Tags: Electronic Privacy Information Center

Congratulations Charlottesville, Virginia! The First City to Pass Anti-Drone Legislation

This simple piece of legislation proves that you can make a difference at the local level.  We need a lot more of this type of thing all over these United States.  As I have said many times, it’s not that I am against drones in all capacities; however, we must be vigilant about how these things are used and must have serious safeguards in place to protect civil liberties.  Kudos to the Rutherford Institute for leading the charge here.

From US News:

Charlottesville, Va., has become the first city in the United States to formally pass an anti-drone resolution.

The resolution passed by a 3-2 vote and was brought to the city council by activist David Swanson and the Rutherford Institute, a civil liberties group based in the city. The measure also endorses a proposed two-year moratorium on drones in Virginia.

Councilmember Dede Smith, who voted in favor of the bill, says that drones are “pretty clearly a threat to our constitutional right to privacy.”

Read the Full Article »

Coming to Your Car: Mandatory Black Boxes That Record Everything

This is just awesome news.  Similar to my article about drones from yesterday, I am not saying that new technology like this is necessarily bad.  What I am most bothered by is that these devices are being employed with little or no public debate.  I bet only 1% of the population even knows about this.  From Fox:

Many motorists don’t know it, but it’s likely that every time they get behind the wheel, there’s a snitch along for the ride.

In the next few days, the National Highway Traffic Safety Administration is expected to propose long-delayed regulations requiring auto manufacturers to include event data recorders — better known as “black boxes” — in all new cars and light trucks. But the agency is behind the curve. Automakers have been quietly tucking the devices, which automatically record the actions of drivers and the responses of their vehicles in a continuous information loop, into most new cars for years.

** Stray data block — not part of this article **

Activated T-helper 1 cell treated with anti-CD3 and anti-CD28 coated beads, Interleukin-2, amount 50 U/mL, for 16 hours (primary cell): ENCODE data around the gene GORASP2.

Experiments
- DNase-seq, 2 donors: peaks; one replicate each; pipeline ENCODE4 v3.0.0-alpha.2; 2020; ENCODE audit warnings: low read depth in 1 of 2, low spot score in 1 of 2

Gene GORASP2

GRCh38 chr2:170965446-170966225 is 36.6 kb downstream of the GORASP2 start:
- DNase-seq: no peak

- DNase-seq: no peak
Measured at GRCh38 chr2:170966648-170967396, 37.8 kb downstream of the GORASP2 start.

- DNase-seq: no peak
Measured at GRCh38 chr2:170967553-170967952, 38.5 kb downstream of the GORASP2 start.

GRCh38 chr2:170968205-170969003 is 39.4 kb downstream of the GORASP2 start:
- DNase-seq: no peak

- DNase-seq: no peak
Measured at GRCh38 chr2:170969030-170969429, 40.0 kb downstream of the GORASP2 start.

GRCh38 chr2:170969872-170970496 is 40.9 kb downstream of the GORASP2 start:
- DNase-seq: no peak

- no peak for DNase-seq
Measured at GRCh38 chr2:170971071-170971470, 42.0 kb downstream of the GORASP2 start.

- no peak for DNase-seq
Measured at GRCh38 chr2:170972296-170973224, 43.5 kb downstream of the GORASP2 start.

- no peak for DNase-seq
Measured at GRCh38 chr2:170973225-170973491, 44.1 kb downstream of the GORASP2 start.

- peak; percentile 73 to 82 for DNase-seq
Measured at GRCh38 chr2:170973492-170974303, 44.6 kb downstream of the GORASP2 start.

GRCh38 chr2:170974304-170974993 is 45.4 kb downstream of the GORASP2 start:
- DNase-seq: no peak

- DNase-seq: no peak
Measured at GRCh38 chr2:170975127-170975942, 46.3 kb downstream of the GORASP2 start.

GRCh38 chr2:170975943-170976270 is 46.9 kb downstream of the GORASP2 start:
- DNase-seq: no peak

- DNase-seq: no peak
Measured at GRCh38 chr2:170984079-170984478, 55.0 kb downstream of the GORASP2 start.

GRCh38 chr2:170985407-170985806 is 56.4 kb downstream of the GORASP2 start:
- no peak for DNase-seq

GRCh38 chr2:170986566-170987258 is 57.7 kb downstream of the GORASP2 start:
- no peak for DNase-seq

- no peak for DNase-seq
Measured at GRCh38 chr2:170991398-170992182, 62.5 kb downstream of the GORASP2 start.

There’s no opt-out. It’s extremely difficult for car owners to disable the recorders. Although some vehicle models have had recorders since the early 1990s, a federal requirement that automakers disclose their existence in owner’s manuals didn’t go into effect until three months ago. Automakers who voluntarily put recorders in vehicles are also now required to gather a minimum of 15 types of data.

Despite privacy complaints, the traffic safety administration so far hasn’t put any limits on how the information can be used. About a dozen states have some law regarding data recorders, but the rest do not.

“Right now we’re in an environment where there are no rules, there are no limits, there are no consequences and there is no transparency,” said Lillie Coney, associate director of the Electronic Privacy Information Center, a privacy advocacy group. “Most people who are operating a motor vehicle have no idea this technology is integrated into their vehicle.”

Finally the best part of this story is that everyone’s favorite crony capitalist crook Jon Corzine is involved:

In 2007, then-New Jersey Gov. Jon Corzine was seriously injured in the crash of an SUV driven by a state trooper. Corzine was a passenger. The SUV’s recorder showed the vehicle was traveling 91 mph on a parkway where the speed limit was 65 mph, and Corzine didn’t have his seat belt on.

The longer the sheeple stay silent the more Big Brother will push, and before you know it you won’t have an ounce of privacy anywhere.

Full article here.

In Liberty,
Mike

Follow me on Twitter!